Two years ago, the Baltimore-Washington Conference entered into a partnership with the Central Black Soil District, which has 11 churches, which range in size from 4 people to 50.
United Methodists in Russia, said the Rev. Charles Harrell chair of the BWC’s Russian Initiative, are breaking with the traditions of the Russian Orthodox Church, which tends to view religion as centered around the liturgy and a sacred place. United Methodists are introducing a church that is about relationship with Christ and one another. The idea that the church is its people is new.
The Rev. Igor Volovodav, the Black Soil superintendent, welcomed the group with prayer as they traveled to Camp Voronezh, a United Methodist facility in the woods by a riverside.
In a gazebo under the trees, Volovodov shared his hopes that the churches of the Baltimore-Washington Conference will enter with meaningful spiritual partnership with the churches of his district. “I believe God is at work through personal connections,” he said.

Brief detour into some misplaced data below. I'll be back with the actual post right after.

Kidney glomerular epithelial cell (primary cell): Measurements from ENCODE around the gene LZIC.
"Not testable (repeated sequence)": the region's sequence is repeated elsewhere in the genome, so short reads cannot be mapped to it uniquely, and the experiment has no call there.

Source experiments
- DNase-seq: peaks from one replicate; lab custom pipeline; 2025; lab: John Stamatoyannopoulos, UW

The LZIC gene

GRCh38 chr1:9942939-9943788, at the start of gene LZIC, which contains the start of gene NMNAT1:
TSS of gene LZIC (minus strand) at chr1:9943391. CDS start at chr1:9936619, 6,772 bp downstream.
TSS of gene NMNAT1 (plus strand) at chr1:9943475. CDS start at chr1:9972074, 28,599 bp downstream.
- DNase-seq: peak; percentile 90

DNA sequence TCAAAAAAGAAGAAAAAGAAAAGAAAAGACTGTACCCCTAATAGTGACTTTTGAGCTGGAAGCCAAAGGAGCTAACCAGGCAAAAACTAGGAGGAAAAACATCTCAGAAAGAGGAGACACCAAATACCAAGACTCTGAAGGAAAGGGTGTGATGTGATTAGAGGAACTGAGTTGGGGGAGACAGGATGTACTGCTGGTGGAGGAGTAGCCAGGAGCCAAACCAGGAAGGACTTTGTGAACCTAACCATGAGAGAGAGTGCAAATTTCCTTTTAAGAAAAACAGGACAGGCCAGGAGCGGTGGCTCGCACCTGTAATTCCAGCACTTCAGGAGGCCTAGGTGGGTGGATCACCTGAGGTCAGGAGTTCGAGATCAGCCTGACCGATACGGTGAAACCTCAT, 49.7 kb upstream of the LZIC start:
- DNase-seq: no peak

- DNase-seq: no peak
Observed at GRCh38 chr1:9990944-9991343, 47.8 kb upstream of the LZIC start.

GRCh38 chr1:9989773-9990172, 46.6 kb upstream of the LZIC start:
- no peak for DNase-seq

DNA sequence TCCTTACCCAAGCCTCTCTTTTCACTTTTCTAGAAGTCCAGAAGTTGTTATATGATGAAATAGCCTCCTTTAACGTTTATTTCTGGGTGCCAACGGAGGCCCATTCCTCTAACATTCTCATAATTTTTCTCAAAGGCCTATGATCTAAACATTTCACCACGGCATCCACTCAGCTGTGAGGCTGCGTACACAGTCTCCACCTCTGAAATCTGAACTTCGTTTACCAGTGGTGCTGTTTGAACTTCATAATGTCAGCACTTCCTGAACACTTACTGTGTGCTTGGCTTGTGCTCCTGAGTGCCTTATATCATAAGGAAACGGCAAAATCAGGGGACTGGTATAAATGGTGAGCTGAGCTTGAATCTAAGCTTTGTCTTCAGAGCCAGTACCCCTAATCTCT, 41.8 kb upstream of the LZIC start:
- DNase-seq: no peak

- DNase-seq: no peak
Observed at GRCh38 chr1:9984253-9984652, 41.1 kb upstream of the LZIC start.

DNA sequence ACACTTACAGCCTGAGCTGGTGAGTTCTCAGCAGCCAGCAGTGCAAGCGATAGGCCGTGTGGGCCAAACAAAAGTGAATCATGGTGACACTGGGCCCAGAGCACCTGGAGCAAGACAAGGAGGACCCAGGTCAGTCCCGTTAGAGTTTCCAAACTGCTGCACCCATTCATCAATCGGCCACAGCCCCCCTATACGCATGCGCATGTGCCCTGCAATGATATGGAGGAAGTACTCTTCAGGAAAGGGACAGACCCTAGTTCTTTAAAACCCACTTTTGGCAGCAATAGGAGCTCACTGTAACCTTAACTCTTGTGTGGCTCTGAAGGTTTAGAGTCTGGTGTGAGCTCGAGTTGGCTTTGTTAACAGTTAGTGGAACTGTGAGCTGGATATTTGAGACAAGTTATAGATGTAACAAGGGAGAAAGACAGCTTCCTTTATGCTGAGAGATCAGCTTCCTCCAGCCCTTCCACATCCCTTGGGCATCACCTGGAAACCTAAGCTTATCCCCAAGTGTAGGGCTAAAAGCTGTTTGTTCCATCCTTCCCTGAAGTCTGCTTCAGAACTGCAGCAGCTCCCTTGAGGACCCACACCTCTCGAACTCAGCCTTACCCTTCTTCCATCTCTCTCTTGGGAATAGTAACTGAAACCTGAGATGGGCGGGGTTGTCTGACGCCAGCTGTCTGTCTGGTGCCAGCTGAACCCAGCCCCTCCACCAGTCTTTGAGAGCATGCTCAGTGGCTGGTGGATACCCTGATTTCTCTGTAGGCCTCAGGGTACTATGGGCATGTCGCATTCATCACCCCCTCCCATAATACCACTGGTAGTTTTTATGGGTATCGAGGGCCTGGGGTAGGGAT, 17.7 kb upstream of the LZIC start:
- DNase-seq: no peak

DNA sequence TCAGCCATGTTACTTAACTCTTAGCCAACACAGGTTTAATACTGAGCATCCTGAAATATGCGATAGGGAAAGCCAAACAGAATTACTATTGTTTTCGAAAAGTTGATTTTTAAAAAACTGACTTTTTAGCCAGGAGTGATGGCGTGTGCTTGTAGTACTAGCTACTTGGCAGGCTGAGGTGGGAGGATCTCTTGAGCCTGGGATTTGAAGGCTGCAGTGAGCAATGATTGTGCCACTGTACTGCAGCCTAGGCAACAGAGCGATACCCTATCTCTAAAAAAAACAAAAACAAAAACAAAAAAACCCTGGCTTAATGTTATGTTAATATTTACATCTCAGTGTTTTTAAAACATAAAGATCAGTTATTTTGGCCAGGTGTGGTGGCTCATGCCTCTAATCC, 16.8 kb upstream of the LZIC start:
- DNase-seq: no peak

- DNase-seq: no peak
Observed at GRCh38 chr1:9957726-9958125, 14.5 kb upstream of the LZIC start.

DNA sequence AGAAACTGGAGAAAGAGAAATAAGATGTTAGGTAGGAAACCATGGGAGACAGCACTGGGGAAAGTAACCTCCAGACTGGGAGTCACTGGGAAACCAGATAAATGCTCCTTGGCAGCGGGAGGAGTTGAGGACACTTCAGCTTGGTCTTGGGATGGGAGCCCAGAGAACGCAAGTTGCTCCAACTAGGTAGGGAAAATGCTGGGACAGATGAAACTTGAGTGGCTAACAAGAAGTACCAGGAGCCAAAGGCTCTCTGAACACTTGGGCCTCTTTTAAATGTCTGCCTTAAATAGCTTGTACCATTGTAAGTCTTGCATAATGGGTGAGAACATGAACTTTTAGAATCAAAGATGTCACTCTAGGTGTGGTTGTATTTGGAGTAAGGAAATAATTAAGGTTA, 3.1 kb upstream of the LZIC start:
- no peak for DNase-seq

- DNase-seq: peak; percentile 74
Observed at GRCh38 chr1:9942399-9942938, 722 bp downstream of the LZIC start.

The BWC will be working to provide spiritual and financial support to grow churches in Russia, developing a program for leadership training and create and support ministries involving youth, children, and social justice issues.
That afternoon, Russian and English voices blended together in conversations and for the doxology, which was sung before dinner for grace. As the day drew to a close, the pastors of eight Black Soil churches joined those from the BWC in celebrating Communion and they joined, with the Rev. Irina Mitina, in a common “hallelujah.”